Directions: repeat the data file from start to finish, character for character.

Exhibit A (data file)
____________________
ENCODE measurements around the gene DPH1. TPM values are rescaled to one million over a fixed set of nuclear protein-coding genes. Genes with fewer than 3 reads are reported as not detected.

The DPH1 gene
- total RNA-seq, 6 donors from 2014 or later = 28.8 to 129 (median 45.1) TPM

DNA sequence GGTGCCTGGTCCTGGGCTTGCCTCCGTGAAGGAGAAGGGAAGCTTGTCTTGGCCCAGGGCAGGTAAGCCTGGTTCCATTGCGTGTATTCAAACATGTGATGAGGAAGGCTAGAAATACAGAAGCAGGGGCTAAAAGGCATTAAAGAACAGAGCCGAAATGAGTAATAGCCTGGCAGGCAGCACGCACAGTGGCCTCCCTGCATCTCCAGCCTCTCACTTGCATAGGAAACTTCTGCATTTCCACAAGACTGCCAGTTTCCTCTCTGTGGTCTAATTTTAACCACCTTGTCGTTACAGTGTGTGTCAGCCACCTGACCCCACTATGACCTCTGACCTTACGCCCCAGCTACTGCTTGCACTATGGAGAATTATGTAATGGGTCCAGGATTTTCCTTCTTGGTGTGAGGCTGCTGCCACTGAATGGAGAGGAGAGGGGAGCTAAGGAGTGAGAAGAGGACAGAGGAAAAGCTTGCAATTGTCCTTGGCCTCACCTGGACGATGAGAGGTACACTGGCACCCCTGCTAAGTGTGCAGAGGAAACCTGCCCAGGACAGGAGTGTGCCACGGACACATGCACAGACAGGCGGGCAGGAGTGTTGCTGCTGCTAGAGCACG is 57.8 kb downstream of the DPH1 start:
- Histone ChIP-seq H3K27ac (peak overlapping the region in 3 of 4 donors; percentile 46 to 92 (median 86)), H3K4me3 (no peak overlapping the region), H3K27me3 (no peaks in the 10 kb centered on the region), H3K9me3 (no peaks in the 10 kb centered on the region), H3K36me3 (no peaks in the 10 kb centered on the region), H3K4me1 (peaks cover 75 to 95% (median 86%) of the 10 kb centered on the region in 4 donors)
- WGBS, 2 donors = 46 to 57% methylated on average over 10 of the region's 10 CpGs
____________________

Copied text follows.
ENCODE measurements around the gene DPH1. TPM values are rescaled to one million over a fixed set of nuclear protein-coding genes. Genes with fewer than 3 reads are reported as not detected.

The DPH1 gene
- total RNA-seq, 6 donors from 2014 or later = 28.8 to 129 (median 45.1) TPM

DNA sequence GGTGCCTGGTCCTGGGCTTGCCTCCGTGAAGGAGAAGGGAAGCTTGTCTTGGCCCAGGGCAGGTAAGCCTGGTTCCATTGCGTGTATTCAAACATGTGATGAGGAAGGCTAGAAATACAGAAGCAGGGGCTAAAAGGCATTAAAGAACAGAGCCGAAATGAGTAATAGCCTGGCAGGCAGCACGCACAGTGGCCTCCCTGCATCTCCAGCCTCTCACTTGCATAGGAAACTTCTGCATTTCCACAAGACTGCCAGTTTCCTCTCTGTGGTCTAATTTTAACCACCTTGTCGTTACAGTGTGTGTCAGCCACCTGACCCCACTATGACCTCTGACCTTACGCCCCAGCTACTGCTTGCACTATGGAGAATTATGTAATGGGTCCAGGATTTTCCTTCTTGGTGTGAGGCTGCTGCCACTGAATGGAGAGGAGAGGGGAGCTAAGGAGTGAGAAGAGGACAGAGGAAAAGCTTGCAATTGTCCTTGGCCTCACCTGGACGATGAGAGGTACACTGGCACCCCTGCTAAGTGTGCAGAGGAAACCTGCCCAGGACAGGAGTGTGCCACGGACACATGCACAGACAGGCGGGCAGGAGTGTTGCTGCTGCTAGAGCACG is 57.8 kb downstream of the DPH1 start:
- Histone ChIP-seq H3K27ac (peak overlapping the region in 3 of 4 donors; percentile 46 to 92 (median 86)), H3K4me3 (no peak overlapping the region), H3K27me3 (no peaks in the 10 kb centered on the region), H3K9me3 (no peaks in the 10 kb centered on the region), H3K36me3 (no peaks in the 10 kb centered on the region), H3K4me1 (peaks cover 75 to 95% (median 86%) of the 10 kb centered on the region in 4 donors)
- WGBS, 2 donors = 46 to 57% methylated on average over 10 of the region's 10 CpGs